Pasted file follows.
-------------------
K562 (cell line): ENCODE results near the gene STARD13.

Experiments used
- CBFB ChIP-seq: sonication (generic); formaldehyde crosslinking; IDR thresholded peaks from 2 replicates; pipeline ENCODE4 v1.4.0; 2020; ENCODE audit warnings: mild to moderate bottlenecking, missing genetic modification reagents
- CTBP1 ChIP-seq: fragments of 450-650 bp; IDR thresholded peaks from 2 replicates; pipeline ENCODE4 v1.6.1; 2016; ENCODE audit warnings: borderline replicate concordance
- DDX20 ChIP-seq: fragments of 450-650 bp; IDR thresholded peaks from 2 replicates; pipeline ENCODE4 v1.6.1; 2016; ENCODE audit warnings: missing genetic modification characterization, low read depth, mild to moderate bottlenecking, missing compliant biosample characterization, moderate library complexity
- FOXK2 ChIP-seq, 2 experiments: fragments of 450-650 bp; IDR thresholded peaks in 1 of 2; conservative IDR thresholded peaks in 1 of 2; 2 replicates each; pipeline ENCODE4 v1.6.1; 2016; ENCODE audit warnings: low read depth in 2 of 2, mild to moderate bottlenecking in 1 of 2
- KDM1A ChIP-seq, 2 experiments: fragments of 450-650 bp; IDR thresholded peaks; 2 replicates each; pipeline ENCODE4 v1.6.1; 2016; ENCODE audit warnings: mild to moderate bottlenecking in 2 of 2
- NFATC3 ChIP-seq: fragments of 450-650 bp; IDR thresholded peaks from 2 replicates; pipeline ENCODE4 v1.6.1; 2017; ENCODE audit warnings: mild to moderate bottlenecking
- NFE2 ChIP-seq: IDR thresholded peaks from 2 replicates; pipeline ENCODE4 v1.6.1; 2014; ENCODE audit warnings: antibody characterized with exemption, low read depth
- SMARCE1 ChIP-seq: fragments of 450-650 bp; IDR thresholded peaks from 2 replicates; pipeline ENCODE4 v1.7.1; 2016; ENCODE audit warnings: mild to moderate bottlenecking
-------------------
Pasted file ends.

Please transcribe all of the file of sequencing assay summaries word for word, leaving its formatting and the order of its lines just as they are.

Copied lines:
K562 (cell line): ENCODE results near the gene STARD13.

Experiments used
- CBFB ChIP-seq: sonication (generic); formaldehyde crosslinking; IDR thresholded peaks from 2 replicates; pipeline ENCODE4 v1.4.0; 2020; ENCODE audit warnings: mild to moderate bottlenecking, missing genetic modification reagents
- CTBP1 ChIP-seq: fragments of 450-650 bp; IDR thresholded peaks from 2 replicates; pipeline ENCODE4 v1.6.1; 2016; ENCODE audit warnings: borderline replicate concordance
- DDX20 ChIP-seq: fragments of 450-650 bp; IDR thresholded peaks from 2 replicates; pipeline ENCODE4 v1.6.1; 2016; ENCODE audit warnings: missing genetic modification characterization, low read depth, mild to moderate bottlenecking, missing compliant biosample characterization, moderate library complexity
- FOXK2 ChIP-seq, 2 experiments: fragments of 450-650 bp; IDR thresholded peaks in 1 of 2; conservative IDR thresholded peaks in 1 of 2; 2 replicates each; pipeline ENCODE4 v1.6.1; 2016; ENCODE audit warnings: low read depth in 2 of 2, mild to moderate bottlenecking in 1 of 2
- KDM1A ChIP-seq, 2 experiments: fragments of 450-650 bp; IDR thresholded peaks; 2 replicates each; pipeline ENCODE4 v1.6.1; 2016; ENCODE audit warnings: mild to moderate bottlenecking in 2 of 2
- NFATC3 ChIP-seq: fragments of 450-650 bp; IDR thresholded peaks from 2 replicates; pipeline ENCODE4 v1.6.1; 2017; ENCODE audit warnings: mild to moderate bottlenecking
- NFE2 ChIP-seq: IDR thresholded peaks from 2 replicates; pipeline ENCODE4 v1.6.1; 2014; ENCODE audit warnings: antibody characterized with exemption, low read depth
- SMARCE1 ChIP-seq: fragments of 450-650 bp; IDR thresholded peaks from 2 replicates; pipeline ENCODE4 v1.7.1; 2016; ENCODE audit warnings: mild to moderate bottlenecking